As a Haverford religion major in the 1970’s, I could never have imagined that I would end up at the Bill & Melinda Gates Foundation, focusing my work on some of the thorniest and stubborn issues facing a 21st century world.
The career I thought I was preparing for while at college, and the jobs I held and the graduate studies I pursued in the years right after college, would appear on their surface to be virtually unrelated to the directions in which my work has ultimately taken me. While that may not provide much reassurance to current Haverford students, it was, in retrospect, my own Haverford experience that was central in shaping who I became and the career choices I have made.
Unlike my classmates who knew, from the outset, that they wanted to be bankers, doctors, or lawyers, I had no idea what I wanted to be when I grew up. (And, in a major way, that is still very much the case, thank heavens.) I have taught in high school and graduate school, run a non-profit social service agency in New York City, worked in government, and run my own consulting business. I even did an extended stint as an office temp. Yet looking back from my current vantage point in the philanthropic sector, the entire unpredictable journey actually makes sense.
I have always considered that my time at Haverford was a remarkable luxury; how often does anyone get four years in an idyllic setting to develop intellectual, physical and relational capacities, largely in isolation from the stresses and demands of the larger world around them? With that luxury came both opportunity and responsibility. Opportunity to shape a career and life rooted in what would become, over time, most meaningful to me, and responsibility to give back to the larger community at least some of the opportunities that Haverford had given to me.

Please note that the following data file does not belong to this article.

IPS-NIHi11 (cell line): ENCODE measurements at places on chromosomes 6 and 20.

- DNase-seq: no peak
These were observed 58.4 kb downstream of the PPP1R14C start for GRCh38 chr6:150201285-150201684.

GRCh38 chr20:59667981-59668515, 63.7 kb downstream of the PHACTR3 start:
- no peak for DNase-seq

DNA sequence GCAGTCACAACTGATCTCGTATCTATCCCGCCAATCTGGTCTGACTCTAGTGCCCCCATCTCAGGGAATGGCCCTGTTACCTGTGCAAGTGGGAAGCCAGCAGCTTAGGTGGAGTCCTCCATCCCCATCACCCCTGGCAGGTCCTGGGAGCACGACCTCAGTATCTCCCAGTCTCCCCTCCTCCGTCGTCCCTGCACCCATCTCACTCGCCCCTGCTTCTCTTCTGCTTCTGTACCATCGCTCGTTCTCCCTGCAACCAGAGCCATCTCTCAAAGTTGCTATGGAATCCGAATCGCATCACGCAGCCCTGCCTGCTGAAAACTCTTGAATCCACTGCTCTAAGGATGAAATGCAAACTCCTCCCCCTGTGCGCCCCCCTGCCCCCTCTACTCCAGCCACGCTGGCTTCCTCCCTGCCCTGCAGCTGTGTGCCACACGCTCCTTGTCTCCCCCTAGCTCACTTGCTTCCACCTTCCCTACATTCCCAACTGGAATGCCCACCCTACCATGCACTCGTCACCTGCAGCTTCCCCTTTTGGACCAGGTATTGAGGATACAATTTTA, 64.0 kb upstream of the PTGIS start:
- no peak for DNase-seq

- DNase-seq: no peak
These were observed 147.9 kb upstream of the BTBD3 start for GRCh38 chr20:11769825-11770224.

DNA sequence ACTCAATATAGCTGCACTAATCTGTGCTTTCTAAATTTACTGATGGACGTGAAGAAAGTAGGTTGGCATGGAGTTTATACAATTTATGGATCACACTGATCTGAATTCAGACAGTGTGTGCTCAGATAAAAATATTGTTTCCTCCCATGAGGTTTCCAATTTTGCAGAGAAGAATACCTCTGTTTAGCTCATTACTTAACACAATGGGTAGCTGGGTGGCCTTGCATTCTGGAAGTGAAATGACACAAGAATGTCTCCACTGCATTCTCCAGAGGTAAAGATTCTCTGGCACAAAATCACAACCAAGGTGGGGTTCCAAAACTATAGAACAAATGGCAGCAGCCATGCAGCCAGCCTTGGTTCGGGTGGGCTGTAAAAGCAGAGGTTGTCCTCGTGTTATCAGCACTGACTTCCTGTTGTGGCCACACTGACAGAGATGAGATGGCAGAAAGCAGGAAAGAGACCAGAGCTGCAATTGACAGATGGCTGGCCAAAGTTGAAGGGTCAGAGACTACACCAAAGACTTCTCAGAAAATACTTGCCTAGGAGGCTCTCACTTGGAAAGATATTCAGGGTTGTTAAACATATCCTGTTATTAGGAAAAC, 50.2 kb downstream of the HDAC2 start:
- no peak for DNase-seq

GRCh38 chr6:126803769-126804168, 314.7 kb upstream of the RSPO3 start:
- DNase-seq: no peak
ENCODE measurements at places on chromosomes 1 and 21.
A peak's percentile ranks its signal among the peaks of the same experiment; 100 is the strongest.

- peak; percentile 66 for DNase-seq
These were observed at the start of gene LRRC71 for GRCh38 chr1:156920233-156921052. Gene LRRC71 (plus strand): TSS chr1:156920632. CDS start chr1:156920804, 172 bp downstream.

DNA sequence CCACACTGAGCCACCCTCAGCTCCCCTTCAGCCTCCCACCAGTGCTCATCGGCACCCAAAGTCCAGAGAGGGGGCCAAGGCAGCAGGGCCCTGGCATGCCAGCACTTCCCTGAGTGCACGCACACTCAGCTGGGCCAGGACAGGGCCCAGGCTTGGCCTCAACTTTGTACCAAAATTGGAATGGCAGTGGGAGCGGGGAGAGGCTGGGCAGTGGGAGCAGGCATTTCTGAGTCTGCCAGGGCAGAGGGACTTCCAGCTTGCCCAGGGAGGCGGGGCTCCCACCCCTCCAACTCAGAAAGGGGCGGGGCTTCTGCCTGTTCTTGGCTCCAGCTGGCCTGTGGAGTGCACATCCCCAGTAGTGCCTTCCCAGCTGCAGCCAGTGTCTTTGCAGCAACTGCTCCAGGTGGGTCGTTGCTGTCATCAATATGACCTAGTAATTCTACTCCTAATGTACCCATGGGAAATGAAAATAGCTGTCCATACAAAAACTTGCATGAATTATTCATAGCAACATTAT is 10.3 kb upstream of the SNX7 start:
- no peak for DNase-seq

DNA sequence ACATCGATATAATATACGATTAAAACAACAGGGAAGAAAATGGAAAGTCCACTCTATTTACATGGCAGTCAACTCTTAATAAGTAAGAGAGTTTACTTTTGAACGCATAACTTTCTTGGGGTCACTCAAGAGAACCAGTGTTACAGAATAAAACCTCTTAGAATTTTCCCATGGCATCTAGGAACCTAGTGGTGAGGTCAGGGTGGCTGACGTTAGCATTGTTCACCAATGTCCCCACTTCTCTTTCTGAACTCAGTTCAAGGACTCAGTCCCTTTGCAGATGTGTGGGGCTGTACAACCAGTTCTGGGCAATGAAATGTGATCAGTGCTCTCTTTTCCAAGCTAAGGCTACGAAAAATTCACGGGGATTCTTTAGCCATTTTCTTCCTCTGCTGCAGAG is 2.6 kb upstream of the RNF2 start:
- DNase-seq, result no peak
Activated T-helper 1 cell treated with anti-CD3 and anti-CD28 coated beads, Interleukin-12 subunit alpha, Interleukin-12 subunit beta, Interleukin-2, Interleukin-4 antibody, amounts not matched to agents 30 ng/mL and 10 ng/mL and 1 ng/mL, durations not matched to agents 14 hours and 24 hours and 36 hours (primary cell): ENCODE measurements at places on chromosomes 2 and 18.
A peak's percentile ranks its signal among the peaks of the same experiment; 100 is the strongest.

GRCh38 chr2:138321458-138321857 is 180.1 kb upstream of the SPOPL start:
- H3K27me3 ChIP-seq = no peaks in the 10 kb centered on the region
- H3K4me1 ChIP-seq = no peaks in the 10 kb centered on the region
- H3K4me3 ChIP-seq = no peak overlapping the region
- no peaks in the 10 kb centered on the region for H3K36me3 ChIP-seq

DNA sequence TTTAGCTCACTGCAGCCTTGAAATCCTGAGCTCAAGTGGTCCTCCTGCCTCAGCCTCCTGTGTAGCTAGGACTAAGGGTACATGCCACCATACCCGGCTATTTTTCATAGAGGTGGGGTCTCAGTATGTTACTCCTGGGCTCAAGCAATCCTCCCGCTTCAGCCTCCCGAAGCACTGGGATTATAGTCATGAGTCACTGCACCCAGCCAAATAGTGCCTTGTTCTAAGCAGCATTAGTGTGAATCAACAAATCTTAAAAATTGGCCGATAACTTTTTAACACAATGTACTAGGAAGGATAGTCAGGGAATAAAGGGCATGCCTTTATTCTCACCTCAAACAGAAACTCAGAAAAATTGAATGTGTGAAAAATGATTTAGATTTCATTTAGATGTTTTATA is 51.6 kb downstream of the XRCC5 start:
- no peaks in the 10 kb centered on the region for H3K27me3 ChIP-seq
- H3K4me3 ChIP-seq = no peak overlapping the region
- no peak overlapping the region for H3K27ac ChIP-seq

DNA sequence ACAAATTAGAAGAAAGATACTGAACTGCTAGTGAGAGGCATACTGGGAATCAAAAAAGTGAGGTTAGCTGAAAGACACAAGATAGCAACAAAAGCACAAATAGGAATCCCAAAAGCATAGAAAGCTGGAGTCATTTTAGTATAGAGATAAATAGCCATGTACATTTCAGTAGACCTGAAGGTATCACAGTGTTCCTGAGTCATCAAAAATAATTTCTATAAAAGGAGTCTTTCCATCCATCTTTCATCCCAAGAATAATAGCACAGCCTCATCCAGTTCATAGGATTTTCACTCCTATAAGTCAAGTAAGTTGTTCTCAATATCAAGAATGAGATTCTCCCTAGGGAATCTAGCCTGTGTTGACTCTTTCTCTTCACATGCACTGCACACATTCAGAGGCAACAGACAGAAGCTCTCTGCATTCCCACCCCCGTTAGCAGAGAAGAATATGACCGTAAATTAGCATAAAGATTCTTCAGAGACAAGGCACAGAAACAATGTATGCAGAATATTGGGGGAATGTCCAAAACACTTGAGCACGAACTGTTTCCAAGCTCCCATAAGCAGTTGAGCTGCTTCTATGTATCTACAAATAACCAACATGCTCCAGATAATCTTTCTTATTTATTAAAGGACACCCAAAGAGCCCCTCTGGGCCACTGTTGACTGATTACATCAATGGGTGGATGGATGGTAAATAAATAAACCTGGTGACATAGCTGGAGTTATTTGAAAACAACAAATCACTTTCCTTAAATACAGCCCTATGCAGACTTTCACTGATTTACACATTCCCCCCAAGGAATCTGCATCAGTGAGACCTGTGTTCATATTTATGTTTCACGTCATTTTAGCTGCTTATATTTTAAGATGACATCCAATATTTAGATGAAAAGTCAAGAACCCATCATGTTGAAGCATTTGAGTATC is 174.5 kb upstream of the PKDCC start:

Somewhere in my early career, I made a promise to myself about my employment trajectory – that I would always seek out work about which I could feel three different things, simultaneously: 1) Deep passion for what I was seeking to accomplish; 2) ongoing, rigorous intellectual stimulation; and, 3) pure, simple joy and fun. Every time I’ve come to a point in my career that one of these components has been missing for an extended period of time (all jobs have something about them that isn’t fun…), I leave that position and move on to define a new experience. I haven’t always known what would come next (that stint as an office temp!), and although levels of compensation have never been a major factor in my considerations, I’ve never had a time when I didn’t have what I needed around me in my life.
I do recognize that utilizing these three criteria for my career is a continuing luxury in my life: Across the planet, most people work at jobs they find less than ideal in order to ensure the basic needs of their families can be met. And this is where the responsibility part of what I do returns me to my Haverford roots: Without apologizing for them, awareness of the opportunities provided by my educational experience has left me with an insistent sense that what I do needs to try, in extremely small but deliberate ways, to give something back that leaves the world a better place than I found it.
At the Gates Foundation, all of our work is driven by the basic premise that “all lives have equal value.” As the secular equivalent of the Quaker value of “that of god in every person,” I experience on a daily basis a visceral connection to Haverford. As unpredictable as my career journey has been, perhaps where I find myself today isn’t terribly surprising after all.